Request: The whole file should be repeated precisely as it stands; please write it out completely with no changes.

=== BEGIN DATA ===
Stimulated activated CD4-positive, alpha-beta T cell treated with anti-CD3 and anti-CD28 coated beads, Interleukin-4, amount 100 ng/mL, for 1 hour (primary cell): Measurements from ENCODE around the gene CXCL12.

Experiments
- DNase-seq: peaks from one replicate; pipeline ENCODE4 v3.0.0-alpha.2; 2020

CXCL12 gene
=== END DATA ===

Stimulated activated CD4-positive, alpha-beta T cell treated with anti-CD3 and anti-CD28 coated beads, Interleukin-4, amount 100 ng/mL, for 1 hour (primary cell): Measurements from ENCODE around the gene CXCL12.

Experiments
- DNase-seq: peaks from one replicate; pipeline ENCODE4 v3.0.0-alpha.2; 2020

CXCL12 gene